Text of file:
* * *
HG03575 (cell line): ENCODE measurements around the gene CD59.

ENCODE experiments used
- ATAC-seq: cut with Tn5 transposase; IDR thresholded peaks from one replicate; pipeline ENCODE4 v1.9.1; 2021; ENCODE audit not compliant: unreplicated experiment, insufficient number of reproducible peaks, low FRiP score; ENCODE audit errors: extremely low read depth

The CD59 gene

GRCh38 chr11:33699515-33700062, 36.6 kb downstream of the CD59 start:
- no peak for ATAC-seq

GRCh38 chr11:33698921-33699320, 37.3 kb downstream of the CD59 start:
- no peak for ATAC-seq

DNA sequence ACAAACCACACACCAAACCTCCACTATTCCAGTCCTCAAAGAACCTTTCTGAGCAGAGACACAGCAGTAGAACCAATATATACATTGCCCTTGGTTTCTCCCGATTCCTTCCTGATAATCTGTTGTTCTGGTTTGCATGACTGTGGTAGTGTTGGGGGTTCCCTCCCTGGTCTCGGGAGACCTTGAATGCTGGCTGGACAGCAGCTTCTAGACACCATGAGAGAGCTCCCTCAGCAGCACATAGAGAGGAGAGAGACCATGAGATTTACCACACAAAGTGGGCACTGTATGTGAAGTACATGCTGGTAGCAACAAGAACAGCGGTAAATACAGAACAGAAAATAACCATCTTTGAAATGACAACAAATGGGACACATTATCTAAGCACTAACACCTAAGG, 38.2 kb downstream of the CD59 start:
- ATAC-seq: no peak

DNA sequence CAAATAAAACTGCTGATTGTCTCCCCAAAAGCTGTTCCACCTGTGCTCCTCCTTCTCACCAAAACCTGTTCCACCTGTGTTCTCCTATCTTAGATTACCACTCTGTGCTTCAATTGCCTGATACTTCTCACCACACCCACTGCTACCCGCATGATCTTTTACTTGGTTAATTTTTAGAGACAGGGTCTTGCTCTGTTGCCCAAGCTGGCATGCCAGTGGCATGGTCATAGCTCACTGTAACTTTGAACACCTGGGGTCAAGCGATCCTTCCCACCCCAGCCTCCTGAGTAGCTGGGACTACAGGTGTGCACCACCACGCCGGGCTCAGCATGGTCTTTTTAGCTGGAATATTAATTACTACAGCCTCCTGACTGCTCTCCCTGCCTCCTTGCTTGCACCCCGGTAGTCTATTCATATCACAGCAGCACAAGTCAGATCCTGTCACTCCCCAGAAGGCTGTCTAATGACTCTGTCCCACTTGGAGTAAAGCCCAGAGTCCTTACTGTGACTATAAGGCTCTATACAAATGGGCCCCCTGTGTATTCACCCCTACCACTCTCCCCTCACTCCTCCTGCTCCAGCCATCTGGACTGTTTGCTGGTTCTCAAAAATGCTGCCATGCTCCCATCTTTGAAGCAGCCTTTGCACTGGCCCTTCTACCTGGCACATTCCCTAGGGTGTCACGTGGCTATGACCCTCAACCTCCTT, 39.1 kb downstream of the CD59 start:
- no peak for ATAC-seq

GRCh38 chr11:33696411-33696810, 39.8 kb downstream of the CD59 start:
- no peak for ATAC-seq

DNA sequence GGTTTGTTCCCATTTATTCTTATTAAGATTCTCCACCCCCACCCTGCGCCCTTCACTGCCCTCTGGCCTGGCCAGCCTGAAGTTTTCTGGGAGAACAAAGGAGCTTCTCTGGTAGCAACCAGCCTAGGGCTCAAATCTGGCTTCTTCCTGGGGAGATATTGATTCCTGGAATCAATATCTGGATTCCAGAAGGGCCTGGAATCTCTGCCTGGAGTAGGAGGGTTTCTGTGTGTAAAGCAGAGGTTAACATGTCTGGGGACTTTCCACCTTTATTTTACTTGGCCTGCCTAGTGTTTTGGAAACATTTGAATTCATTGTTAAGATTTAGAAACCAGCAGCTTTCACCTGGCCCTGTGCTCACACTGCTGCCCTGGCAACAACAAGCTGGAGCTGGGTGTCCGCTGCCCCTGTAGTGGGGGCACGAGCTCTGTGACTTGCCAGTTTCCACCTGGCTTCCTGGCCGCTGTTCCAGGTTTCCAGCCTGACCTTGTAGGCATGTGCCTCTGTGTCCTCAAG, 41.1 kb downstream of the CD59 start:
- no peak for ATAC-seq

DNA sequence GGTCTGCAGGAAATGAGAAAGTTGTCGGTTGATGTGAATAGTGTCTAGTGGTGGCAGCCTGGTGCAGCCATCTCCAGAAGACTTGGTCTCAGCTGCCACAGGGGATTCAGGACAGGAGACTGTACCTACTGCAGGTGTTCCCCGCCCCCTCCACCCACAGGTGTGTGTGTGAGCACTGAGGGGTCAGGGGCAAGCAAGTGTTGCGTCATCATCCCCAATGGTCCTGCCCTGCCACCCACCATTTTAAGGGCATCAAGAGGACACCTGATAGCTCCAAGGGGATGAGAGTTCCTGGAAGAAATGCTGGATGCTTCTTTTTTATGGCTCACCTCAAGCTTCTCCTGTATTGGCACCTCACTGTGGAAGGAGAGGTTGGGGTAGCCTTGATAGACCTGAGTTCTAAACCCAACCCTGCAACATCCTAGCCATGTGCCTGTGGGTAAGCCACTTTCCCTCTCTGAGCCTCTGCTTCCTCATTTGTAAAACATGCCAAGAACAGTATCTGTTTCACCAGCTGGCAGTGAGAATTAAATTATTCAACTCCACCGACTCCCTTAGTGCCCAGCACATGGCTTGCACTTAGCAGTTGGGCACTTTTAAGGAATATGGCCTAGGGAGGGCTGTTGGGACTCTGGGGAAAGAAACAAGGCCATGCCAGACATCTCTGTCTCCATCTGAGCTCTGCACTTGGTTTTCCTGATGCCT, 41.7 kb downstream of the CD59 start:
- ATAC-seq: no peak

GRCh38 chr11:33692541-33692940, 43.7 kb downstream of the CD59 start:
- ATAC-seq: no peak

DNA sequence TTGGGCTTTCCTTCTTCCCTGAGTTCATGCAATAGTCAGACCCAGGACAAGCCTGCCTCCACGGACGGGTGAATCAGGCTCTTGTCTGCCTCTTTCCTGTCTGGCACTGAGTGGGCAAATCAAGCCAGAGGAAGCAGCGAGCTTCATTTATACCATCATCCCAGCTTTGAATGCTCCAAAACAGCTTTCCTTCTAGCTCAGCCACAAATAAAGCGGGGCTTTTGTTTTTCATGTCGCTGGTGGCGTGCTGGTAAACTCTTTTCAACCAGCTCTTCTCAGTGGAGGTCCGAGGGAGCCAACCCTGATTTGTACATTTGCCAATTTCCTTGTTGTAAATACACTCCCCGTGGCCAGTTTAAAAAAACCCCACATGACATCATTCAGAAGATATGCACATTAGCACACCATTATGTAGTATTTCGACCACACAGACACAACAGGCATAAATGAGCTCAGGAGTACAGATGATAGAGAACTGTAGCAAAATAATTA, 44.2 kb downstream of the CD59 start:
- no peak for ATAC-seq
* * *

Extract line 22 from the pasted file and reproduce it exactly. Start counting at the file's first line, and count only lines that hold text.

- no peak for ATAC-seq